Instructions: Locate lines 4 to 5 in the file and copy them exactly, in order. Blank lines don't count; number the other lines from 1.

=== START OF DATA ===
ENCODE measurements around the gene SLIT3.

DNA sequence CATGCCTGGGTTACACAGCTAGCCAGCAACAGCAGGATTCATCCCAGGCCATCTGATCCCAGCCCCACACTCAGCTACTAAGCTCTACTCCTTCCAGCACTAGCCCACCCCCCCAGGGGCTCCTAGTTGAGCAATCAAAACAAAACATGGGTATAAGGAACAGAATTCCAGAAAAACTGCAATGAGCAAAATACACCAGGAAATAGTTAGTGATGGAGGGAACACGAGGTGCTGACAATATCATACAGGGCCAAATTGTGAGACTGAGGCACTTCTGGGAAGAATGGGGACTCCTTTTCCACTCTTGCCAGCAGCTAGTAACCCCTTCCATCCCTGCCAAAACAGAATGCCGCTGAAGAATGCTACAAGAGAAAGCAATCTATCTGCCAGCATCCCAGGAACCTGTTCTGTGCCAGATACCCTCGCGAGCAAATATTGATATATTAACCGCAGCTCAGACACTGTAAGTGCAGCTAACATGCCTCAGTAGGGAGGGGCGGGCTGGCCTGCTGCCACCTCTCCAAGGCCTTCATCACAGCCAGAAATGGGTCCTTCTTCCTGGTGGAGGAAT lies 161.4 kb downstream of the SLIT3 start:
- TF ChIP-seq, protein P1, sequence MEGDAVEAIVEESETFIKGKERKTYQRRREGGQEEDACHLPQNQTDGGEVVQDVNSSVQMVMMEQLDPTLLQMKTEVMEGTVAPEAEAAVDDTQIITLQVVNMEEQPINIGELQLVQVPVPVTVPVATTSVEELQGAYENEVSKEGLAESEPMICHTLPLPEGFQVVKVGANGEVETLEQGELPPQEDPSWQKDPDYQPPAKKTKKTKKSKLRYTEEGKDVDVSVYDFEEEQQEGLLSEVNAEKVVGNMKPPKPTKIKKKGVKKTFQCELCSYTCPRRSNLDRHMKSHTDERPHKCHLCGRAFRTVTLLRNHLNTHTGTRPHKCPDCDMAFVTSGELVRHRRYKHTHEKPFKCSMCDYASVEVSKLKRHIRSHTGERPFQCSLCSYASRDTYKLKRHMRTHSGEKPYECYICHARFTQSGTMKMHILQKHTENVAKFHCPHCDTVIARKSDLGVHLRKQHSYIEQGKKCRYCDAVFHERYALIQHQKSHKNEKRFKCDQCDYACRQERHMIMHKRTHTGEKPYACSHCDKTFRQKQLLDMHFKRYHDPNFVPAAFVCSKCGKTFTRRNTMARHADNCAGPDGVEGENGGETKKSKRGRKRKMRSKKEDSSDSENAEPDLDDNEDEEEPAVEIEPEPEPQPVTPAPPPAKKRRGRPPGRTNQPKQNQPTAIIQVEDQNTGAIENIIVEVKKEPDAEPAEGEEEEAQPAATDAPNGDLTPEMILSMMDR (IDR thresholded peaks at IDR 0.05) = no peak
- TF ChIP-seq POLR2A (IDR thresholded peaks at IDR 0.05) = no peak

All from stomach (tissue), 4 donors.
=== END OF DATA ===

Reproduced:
- TF ChIP-seq POLR2A (IDR thresholded peaks at IDR 0.05) = no peak

All from stomach (tissue), 4 donors.